Everyone said, loud enough for the others to hear: "Look at the Emperor's new clothes. They're beautiful!"
"What a marvellous train!"
"And the colors! The colors of that beautiful fabric! I have never seen anything like it in my life!" They all tried to conceal their disappointment at not being able to see the clothes, and since nobody was willing to admit his own stupidity and incompetence, they all behaved as the two scoundrels had predicted.
A child, however, who had no important job and could only see things as his eyes showed them to him, went up to the carriage.
"The Emperor is naked," he said.
This from the Bristol Herald Courier makes me wish we had a few more children - and a lot more Bristolians - in this world:
If by "planted it in his garden," the author means the prominent Bristol businessman buried the damn thing (see photo above) and put it out of its misery, then I understand fully.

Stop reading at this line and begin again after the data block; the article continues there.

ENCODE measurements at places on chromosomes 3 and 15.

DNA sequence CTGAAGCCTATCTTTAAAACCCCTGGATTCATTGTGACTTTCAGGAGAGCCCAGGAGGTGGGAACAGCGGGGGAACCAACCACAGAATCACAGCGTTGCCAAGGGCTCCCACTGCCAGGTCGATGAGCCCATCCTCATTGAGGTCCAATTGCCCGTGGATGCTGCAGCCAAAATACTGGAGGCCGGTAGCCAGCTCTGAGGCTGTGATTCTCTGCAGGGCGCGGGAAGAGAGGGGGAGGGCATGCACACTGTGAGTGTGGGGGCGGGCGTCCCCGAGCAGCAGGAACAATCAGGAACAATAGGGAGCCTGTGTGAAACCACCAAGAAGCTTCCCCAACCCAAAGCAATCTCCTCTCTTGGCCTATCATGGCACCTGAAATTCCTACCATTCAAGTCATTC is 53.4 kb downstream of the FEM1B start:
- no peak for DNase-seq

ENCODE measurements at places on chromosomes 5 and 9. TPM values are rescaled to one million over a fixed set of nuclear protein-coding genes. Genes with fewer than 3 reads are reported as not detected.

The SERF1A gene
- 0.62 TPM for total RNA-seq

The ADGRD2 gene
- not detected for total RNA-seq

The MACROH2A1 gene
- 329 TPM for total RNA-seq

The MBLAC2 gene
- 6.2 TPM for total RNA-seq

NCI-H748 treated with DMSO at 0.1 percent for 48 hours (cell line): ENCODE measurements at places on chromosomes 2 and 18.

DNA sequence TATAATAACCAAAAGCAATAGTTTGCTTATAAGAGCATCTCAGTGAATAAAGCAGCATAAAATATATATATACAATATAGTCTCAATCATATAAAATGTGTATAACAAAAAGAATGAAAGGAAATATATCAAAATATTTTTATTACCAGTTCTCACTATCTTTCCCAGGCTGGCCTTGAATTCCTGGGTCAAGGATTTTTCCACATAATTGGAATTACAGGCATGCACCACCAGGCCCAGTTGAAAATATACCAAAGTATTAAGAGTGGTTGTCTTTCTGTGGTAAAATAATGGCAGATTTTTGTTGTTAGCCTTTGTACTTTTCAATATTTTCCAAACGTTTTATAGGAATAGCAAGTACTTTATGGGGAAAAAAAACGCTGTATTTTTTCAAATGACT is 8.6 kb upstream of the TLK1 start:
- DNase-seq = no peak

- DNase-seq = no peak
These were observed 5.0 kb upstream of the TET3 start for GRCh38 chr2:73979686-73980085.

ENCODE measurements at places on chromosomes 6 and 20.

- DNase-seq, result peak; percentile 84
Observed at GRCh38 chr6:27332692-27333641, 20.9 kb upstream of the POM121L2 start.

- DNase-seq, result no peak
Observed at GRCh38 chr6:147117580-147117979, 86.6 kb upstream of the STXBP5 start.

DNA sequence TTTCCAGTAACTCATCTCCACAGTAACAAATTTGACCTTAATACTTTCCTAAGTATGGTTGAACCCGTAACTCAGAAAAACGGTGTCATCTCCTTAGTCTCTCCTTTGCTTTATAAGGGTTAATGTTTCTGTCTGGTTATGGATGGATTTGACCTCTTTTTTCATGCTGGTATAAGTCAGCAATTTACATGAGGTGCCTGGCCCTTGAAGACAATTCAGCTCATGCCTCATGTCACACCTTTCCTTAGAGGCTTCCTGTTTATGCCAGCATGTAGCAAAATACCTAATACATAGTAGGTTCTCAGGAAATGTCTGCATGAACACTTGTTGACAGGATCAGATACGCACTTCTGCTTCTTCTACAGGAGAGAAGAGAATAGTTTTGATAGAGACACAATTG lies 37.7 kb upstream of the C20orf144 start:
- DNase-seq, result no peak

Former Bristolian’s Statue Made International History in 1955
By Daniel Gilbert, reporter, Bristol Herald Courier
The sculpture issued from the hands of a leading Italian artist, was praised by Italy’s president and labeled a “divine piece” in art circles. But when it arrived in 1955 to be installed at Virginia High School, Bristolians panned it, dubbed it “Groping Boy” and it sent back to the dealer.
The city’s rejection of the sculpture – a bronze, two-meter-tall affair that depicts an anatomically nondescript nude boy reaching out toward a fawn – stirred an international fracas, angering sculptor Pericle Fazzini, who reportedly snapped, “Where is Bristol?”
For a month in 1955, the Bristol newspaper and Fazzini traded editorial broadsides across the Atlantic, reported by wire correspondents in Bristol and Rome. The national media dug in to the clash of high and hillbilly artistic taste, and the Soviet Union’s Ministry of Culture took a swipe at both parties as an example of another “bourgeois falling-out.”
In the end, Bristol dealt out $2,600 for the artist’s fees to be rid of “Groping Boy,” whose original price was $8,500. A prominent Bristol businessman-cum-philanthropist purchased the spurned sculpture and planted it in his garden, where it slipped out of the spotlight – until now. (link)